How to Do a Civic Infrastructure Scan
Civic infrastructure scans are meant to establish a catered strategy for strengthening and innovating a decision-making process and enhancing connections within a network. Customized to specific networks of organizations, governments and non-profits, civic infrastructure scans can help to build trusting relationships and even seek to connect providers with groups that struggle with funding.
The process involves the use of mixed research methods, including quantitative data gathering and qualitative interviews to map or chart existing forms of civic engagement, such as in-person official public forums and governmental departments/agencies, social media activity, and networks consisting of community or civil society associations. Using the research, relevant partners generate interventions that build on existing civic engagement assets. In this way, civic infrastructure scans encourage collaboration among local members of the public, faith-based organizations, nonprofits, government agencies, schools, libraries, universities, and local businesses.
Some key steps of this process include:
- Conducting background research on demographic statistics within a county, city or state.
- Mapping the relevant organizations that conduct civic engagement activities concerning (area or issue specific).
- Identifying key stakeholder contacts to interview in order to identify their engagement practices, challenges they experience, and insights into how to make processes potentially better.
- Hosting solution-focused deliberative sessions with key stakeholders (residents, staff, government officials).
- Developing and implementing a plan for innovating and sustaining change.
The Civic Infrastructure Scan is in tune with – and a great complement to – the League’s Civic Index, a set of diagnostic questions that communities have been using for over 30 years to take stock of engagement, collaboration, leadership, and civic capital. The Civic Index generates a numerical score while the Scan produces qualitative data; the Index gets people thinking and the final local version of the Scan gives them more examples, assets, weaknesses, and opportunities to think about.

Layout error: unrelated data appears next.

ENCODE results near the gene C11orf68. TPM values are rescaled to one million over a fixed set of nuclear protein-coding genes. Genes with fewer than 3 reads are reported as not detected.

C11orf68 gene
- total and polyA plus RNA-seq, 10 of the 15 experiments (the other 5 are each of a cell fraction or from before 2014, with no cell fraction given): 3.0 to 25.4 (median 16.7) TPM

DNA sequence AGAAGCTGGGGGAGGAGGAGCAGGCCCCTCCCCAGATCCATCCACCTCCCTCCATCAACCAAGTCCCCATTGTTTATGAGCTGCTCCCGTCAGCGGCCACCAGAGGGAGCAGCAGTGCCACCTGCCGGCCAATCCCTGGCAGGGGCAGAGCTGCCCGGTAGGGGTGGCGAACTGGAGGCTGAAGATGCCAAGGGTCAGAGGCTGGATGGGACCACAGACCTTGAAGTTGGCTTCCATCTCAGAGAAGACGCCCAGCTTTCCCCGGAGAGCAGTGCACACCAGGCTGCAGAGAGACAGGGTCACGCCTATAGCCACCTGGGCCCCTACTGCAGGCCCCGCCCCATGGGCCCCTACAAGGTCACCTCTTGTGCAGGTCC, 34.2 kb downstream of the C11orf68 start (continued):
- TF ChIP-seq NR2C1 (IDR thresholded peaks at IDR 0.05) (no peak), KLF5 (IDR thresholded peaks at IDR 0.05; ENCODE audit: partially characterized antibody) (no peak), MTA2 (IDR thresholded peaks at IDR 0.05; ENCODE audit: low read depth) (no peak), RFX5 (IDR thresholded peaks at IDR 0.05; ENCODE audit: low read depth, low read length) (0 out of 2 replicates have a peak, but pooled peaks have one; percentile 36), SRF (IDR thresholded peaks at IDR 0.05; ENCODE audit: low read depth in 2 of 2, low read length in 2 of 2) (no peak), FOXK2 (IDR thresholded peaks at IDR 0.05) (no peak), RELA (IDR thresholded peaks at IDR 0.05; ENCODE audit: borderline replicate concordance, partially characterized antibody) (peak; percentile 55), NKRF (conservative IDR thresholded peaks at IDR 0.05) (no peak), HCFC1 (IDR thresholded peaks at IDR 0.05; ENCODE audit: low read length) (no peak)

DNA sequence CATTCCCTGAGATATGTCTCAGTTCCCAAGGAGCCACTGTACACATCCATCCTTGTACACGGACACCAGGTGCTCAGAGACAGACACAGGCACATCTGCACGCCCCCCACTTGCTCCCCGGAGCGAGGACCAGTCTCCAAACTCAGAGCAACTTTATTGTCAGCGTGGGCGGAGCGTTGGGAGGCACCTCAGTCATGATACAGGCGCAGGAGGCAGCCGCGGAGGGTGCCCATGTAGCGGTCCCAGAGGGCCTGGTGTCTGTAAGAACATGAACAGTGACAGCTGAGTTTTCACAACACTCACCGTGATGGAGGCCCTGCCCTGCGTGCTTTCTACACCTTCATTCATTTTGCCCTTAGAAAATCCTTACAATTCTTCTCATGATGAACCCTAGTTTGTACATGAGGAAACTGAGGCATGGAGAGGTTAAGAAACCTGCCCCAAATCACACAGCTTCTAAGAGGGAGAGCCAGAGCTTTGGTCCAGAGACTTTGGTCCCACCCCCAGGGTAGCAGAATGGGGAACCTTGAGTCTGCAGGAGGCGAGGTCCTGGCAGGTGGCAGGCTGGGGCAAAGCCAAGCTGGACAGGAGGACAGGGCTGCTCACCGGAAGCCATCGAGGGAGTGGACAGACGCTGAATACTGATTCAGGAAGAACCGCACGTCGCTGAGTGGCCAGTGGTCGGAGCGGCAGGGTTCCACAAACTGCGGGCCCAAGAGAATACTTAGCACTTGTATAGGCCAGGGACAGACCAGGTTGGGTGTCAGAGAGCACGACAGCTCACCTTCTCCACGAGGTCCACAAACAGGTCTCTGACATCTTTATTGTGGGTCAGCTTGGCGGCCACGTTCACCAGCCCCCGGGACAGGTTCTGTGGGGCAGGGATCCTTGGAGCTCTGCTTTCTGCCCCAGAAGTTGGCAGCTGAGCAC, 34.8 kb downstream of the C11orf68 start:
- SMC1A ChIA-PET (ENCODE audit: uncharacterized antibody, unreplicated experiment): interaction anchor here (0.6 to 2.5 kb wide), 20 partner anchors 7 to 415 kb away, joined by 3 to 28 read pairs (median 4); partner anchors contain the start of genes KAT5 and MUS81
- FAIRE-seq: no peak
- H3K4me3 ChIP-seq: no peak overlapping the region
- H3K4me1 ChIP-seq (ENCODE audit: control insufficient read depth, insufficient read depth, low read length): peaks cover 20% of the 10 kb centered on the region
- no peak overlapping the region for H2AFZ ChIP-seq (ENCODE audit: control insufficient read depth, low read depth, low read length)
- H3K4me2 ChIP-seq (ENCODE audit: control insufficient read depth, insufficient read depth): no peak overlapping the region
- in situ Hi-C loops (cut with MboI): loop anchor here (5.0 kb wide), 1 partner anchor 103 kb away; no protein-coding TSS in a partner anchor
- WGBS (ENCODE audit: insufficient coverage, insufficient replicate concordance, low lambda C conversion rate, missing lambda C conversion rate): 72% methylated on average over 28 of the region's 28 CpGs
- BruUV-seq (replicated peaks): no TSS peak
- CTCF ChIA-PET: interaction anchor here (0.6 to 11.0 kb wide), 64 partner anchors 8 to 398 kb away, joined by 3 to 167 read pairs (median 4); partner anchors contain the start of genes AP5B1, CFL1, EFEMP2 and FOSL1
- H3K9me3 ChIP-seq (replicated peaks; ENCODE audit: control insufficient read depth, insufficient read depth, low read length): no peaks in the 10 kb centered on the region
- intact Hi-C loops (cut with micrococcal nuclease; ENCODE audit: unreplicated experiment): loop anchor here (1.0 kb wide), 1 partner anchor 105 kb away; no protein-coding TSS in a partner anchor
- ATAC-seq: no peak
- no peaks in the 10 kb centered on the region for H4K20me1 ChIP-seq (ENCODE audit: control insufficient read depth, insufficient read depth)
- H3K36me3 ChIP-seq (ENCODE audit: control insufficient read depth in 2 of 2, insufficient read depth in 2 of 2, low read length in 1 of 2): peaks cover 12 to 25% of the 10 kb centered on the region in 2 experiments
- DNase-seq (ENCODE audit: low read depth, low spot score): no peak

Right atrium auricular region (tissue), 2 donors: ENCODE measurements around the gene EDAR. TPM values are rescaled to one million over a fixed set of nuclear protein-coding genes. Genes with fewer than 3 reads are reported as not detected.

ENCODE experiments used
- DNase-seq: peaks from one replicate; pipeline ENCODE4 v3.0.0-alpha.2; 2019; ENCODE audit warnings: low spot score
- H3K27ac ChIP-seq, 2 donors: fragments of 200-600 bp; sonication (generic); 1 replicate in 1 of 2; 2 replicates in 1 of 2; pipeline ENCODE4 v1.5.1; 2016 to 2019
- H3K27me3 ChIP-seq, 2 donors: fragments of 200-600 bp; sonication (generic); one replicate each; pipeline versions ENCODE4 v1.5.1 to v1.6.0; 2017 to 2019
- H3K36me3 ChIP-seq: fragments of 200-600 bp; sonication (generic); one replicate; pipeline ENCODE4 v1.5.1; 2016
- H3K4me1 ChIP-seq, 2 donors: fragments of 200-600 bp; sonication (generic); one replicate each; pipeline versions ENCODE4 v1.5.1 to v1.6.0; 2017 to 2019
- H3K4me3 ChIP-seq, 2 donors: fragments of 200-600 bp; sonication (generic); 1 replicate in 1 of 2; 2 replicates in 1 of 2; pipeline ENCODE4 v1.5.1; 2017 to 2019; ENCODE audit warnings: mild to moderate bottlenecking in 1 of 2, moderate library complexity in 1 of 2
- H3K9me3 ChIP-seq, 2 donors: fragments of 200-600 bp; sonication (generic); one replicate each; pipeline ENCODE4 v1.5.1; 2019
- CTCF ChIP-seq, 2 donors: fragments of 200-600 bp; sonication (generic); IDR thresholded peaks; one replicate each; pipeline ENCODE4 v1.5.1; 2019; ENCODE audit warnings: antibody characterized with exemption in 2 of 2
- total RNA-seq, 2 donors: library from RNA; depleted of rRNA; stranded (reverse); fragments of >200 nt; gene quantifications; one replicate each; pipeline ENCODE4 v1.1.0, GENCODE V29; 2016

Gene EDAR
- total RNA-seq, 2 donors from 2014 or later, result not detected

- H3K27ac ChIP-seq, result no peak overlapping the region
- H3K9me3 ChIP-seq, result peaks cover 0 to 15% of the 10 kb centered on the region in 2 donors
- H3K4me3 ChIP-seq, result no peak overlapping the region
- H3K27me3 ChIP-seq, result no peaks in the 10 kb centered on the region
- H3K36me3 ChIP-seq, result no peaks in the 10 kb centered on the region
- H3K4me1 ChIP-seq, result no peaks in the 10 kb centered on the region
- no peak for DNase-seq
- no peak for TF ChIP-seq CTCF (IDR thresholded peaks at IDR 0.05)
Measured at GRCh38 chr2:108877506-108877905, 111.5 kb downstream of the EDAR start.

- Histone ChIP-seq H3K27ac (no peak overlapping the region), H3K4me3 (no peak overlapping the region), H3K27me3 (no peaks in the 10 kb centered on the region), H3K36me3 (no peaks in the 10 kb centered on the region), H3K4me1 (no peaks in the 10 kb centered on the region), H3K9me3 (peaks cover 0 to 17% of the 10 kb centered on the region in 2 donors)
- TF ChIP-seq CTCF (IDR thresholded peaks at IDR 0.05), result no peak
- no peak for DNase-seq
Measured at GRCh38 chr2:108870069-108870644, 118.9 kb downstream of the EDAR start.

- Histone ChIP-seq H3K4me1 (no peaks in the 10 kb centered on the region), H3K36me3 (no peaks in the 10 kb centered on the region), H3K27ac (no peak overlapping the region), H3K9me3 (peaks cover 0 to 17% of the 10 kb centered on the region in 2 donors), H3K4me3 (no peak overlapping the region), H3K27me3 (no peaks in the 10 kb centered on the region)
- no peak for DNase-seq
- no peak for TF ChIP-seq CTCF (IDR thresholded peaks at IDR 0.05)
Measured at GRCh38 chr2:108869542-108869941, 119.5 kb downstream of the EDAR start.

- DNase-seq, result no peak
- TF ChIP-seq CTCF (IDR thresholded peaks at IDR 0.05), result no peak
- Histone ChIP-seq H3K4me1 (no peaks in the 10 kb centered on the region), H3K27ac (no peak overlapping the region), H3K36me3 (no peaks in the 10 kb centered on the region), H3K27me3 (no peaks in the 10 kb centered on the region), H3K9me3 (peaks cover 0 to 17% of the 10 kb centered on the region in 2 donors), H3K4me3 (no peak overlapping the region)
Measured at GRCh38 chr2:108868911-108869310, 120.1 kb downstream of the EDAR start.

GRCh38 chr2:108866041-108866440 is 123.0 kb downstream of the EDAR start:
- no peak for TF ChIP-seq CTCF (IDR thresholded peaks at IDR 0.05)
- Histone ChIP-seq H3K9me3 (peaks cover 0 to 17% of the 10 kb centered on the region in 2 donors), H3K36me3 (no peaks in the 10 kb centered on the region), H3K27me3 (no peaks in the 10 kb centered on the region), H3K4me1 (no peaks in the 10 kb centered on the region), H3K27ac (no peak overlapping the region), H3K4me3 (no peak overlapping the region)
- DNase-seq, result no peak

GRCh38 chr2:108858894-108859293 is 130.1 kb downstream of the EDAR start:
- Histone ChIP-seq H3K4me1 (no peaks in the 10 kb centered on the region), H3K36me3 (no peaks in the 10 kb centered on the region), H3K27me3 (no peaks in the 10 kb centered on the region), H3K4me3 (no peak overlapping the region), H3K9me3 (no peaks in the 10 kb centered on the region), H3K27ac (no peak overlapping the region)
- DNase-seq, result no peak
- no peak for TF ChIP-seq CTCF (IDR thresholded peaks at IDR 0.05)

One example of a successful civic infrastructure scan is the Community Voices for Health in Monroe County, Indiana. In 2020, the Robert Wood Johnson Foundation in collaboration with Public Agenda, supported a process for researching and designing how to make decision-making more inclusive, equitable, participatory, and deliberative. The Community Voices for Health in Monroe County worked with local policy, community members and leaders, to create a toolkit and actionable opportunities for community conversations to be held on health-related policy decisions.
The civic infrastructure scan enabled cross-sector collaborations with government departments and elected officials. Building vital connections further aided with outreach efforts in underrepresented communities and in the dissemination of information to community members and stakeholders. The process became a catalyst for inspiring change in public engagement efforts regarding the Monroe County Community Health Improvement Plan in 2021. As a result of the process, a ‘health equity council’ is in place to provide government officials with easy access to communities not typically at the policy-making table so that they are heard.